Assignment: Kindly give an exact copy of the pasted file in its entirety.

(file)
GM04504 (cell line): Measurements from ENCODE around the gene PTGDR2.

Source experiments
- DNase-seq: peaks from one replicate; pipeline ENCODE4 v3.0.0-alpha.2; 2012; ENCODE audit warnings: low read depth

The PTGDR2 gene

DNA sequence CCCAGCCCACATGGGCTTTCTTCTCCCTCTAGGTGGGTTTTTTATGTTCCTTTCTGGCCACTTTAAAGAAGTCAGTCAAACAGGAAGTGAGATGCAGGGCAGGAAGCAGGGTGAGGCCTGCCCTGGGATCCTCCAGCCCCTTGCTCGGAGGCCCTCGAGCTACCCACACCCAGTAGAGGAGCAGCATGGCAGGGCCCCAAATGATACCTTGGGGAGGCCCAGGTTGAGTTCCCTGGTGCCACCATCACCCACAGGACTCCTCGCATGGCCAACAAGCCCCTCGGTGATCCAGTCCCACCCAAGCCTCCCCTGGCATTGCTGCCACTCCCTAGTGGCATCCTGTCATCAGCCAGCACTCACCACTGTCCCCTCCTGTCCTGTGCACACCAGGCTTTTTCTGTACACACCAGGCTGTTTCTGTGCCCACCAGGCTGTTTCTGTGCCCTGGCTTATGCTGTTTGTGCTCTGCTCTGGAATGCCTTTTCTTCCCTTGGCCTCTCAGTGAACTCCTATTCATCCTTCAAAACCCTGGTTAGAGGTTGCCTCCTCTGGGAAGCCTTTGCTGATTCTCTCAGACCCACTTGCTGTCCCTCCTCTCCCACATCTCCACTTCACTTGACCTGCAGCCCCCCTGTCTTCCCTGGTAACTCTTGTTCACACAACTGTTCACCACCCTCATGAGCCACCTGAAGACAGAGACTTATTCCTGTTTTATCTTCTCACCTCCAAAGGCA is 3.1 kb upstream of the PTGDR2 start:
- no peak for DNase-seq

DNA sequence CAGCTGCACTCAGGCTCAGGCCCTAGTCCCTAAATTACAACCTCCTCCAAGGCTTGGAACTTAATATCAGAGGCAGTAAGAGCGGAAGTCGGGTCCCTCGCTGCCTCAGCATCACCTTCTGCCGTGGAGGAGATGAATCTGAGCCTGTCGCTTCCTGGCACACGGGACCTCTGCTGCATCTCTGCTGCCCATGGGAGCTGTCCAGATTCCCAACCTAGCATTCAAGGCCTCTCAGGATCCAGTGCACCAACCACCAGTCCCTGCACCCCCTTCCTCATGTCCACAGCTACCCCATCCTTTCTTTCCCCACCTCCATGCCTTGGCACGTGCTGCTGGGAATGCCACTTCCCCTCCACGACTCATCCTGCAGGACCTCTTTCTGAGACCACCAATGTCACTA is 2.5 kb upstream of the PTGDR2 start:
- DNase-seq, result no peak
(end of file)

GM04504 (cell line): Measurements from ENCODE around the gene PTGDR2.

Source experiments
- DNase-seq: peaks from one replicate; pipeline ENCODE4 v3.0.0-alpha.2; 2012; ENCODE audit warnings: low read depth

The PTGDR2 gene

DNA sequence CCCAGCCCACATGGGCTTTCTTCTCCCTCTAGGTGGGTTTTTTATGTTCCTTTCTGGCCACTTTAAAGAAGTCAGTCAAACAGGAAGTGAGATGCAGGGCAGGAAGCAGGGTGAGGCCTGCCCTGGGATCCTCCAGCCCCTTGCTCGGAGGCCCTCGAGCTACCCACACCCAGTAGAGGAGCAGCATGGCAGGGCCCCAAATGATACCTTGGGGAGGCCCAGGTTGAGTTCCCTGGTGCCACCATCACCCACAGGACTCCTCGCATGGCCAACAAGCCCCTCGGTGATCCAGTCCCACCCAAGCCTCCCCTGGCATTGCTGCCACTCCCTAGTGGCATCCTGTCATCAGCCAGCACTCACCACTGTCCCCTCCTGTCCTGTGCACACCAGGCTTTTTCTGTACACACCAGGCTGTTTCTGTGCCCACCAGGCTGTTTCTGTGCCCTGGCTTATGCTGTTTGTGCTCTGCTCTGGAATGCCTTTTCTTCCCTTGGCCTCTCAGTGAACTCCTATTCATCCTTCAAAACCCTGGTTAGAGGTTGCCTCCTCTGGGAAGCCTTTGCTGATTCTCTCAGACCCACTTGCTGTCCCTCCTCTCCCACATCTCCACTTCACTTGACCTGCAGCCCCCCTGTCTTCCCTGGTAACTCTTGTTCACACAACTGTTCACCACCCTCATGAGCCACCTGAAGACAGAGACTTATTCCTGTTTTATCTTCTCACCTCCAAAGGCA is 3.1 kb upstream of the PTGDR2 start:
- no peak for DNase-seq

DNA sequence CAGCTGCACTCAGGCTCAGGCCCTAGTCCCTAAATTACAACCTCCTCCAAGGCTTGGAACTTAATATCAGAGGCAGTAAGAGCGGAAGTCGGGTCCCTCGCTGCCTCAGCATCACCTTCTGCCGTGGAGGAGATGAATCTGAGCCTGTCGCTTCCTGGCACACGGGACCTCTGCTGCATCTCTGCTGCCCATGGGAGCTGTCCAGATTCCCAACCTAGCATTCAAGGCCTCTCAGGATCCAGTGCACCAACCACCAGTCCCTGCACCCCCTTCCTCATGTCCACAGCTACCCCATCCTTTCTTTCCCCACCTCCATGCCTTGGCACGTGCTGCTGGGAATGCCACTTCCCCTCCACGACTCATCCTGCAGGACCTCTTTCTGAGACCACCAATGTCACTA is 2.5 kb upstream of the PTGDR2 start:
- DNase-seq, result no peak